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IMSA Sets Roar BoP; Wholesale Adjustments in GT Classes

Changes to 11 of 12 GT models compared to last year’s Rolex 24 Balance of Performance…

Photo: Barry Cantrell/IMSA

IMSA has established the Balance of Performance for next weekend’s Roar Before the Rolex 24.

Issued in a technical bulletin sent to teams on Thursday, the baseline BoP for Daytona sees a number of changes compared to last year’s tables for the Rolex 24, most notably in the production-based GT Le Mans and GT Daytona classes.

The two-time and defending GTLM class-winning BMW M8 GTEs will be 10 kg heavier and are set to run at a reduced turbo boost level for the Roar, while the Ferrari 488 GTE Evo has received an increase in boost pressures.

Both the Chevrolet Corvette C8.R and Porsche 911 RSR-19, meanwhile, have been given 0.3 mm increases in its naturally aspirated air restrictors, which will produce more power, although the Corvette has been handed a 10 kg weight addition.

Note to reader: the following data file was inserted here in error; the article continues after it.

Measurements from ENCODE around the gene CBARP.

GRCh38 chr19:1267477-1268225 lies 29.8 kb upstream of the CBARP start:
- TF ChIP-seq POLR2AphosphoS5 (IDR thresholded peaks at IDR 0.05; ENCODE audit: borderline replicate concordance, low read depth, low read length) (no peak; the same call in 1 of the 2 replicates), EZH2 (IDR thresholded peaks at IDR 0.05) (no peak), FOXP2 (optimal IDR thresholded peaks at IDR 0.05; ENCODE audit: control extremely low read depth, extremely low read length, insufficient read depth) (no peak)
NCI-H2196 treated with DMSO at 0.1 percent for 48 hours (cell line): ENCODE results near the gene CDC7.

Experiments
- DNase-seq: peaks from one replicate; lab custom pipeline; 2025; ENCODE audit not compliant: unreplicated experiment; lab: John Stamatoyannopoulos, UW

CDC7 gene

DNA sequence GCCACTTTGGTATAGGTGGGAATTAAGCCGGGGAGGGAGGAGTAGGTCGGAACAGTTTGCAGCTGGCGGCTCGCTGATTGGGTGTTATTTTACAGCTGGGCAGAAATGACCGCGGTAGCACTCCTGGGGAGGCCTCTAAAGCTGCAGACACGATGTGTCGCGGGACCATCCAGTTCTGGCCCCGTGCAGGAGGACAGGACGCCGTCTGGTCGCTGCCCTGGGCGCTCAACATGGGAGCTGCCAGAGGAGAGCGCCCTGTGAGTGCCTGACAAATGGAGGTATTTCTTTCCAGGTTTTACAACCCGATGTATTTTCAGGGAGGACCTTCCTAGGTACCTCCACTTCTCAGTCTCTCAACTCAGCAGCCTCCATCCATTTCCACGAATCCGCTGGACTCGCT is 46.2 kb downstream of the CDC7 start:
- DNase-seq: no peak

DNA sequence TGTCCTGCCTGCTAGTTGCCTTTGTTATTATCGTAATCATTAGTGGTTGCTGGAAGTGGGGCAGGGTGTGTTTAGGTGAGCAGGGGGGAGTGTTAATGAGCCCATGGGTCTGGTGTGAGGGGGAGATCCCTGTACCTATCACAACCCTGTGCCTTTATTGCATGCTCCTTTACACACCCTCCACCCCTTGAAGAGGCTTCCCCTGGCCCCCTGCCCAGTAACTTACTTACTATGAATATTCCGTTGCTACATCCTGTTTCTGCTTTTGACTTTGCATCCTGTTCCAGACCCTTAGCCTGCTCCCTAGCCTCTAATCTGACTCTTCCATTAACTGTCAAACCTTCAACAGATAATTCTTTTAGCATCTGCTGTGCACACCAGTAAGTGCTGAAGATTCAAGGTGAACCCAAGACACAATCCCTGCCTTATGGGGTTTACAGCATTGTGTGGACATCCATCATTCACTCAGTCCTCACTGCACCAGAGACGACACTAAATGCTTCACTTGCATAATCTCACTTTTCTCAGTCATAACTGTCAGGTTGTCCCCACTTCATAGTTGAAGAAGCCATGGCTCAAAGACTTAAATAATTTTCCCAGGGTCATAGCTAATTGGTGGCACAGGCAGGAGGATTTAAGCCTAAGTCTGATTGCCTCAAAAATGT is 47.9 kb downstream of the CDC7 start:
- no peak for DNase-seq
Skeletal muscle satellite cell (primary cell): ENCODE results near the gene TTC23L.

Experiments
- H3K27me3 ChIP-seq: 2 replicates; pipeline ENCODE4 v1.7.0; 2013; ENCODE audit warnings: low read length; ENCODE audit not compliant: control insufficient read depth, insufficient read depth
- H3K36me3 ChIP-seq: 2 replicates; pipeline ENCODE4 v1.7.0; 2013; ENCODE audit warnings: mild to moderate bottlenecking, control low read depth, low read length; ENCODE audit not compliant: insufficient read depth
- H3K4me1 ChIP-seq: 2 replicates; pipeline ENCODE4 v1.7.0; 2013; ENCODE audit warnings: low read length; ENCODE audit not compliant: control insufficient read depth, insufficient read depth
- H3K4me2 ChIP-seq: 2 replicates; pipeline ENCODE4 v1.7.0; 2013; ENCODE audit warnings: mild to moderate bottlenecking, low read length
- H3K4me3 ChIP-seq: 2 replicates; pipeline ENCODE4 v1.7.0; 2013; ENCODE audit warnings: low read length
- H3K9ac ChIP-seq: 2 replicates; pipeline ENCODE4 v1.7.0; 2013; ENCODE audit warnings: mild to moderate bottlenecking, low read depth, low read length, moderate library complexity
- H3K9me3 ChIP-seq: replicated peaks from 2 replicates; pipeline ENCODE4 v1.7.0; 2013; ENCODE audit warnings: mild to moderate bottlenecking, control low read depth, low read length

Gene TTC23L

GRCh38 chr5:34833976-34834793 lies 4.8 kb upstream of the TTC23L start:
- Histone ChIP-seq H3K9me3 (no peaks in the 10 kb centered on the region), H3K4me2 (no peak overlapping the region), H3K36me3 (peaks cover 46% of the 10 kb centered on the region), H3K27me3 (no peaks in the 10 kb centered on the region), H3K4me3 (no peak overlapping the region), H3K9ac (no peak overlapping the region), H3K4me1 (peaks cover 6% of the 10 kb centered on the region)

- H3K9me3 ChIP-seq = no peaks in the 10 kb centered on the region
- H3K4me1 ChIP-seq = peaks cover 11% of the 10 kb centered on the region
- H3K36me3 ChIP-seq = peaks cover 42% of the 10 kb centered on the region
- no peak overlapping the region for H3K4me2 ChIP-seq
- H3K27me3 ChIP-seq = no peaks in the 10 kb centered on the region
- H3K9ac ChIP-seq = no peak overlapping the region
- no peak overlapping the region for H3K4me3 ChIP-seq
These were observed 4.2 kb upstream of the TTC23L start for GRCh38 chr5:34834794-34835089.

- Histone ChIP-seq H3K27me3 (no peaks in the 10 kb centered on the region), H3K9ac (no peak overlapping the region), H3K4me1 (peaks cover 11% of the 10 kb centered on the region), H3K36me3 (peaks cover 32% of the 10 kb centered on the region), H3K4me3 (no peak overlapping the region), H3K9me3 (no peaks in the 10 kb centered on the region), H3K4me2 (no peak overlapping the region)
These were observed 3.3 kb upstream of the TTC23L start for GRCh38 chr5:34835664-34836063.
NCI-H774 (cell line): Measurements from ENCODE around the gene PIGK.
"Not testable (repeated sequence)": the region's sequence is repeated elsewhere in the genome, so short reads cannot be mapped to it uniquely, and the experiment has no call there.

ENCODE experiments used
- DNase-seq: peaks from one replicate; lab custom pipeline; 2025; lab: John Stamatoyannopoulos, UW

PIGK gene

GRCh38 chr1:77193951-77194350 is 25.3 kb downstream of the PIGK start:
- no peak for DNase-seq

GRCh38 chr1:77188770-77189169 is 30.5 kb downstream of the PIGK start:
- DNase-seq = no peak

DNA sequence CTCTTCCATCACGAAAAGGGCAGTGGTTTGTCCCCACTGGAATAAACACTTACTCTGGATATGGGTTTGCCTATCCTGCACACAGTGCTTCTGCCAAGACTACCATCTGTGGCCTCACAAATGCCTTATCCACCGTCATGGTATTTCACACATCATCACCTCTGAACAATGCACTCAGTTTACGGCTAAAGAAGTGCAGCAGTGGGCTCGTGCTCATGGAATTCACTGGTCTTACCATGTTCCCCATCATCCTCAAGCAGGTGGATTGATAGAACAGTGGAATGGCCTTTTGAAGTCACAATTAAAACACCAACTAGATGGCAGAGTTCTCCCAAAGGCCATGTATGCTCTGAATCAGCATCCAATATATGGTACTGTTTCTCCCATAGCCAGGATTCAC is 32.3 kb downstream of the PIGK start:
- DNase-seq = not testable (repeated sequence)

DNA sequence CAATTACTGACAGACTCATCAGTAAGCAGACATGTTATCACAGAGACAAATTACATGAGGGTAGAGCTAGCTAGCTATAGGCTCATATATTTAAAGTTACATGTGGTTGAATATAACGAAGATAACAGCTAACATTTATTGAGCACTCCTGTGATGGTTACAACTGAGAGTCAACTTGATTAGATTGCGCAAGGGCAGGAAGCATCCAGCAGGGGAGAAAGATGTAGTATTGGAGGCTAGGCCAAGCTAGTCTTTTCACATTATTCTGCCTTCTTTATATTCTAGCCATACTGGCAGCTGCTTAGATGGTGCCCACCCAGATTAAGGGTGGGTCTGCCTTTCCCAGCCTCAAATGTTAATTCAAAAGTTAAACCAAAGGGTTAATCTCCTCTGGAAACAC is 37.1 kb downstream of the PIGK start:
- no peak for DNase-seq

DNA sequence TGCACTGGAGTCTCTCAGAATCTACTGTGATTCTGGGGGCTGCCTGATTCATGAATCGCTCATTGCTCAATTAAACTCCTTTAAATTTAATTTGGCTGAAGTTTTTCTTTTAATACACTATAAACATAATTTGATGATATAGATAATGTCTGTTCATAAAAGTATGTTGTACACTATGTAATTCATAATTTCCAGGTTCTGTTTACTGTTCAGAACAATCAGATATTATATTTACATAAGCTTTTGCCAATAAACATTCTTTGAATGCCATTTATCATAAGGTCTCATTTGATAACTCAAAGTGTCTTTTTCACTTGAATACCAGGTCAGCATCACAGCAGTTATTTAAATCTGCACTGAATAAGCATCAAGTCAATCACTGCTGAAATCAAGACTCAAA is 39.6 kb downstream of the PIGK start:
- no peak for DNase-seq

Seven of the eight GT3 models have received performance adjustments in GTD, headlined by a 20 kg increase in minimum weight and 3 mm reduction in air restrictor for the Porsche 911 GT3 R.

The 2020 class-winning Lamborghini Huracan GT3 Evo will have reduced power levels as will the Audi R8 LMS GT3 Evo, which has in addition received a 10 kg weight increase.

Both the Ferrari 488 GT3 Evo 2020 and Acura NSX GT3 Evo have received 5 kg weight breaks and increases in boost pressures, with the Lexus RC F GT3 and BMW M6 GT3 handed 5 kg of additional weight and the BMW losing boost pressures as well.

Aston Martin’s Vantage GT3, meanwhile, has received a 20 kg break in minimum weight, with the Mercedes-AMG GT3 Evo unchanged in weight and power compared to last year’s Rolex 24.

The only adjustment in DPi has come with a 10 kg increase in minimum weight for the Cadillac DPi-V.R, while all LMP2 cars have received an increase in maximum RPM levels, from 8250 to 8700 RPM.

The change should put the LMP2 machinery closer to DPis in terms of top speed and potentially lap times as well.

As has been the case in recent years, IMSA utilizes a standalone BoP system for Daytona due to the track’s unique characteristics.

It’s understood BoP changes could be made following the Roar in the build-up to the Rolex 24 on Jan. 30-31.

John Dagys is the founder and Editor-in-Chief of Sportscar365. Dagys spent eight years as a motorsports correspondent for and SPEED Channel and has contributed to numerous other motorsports publications worldwide. Contact John

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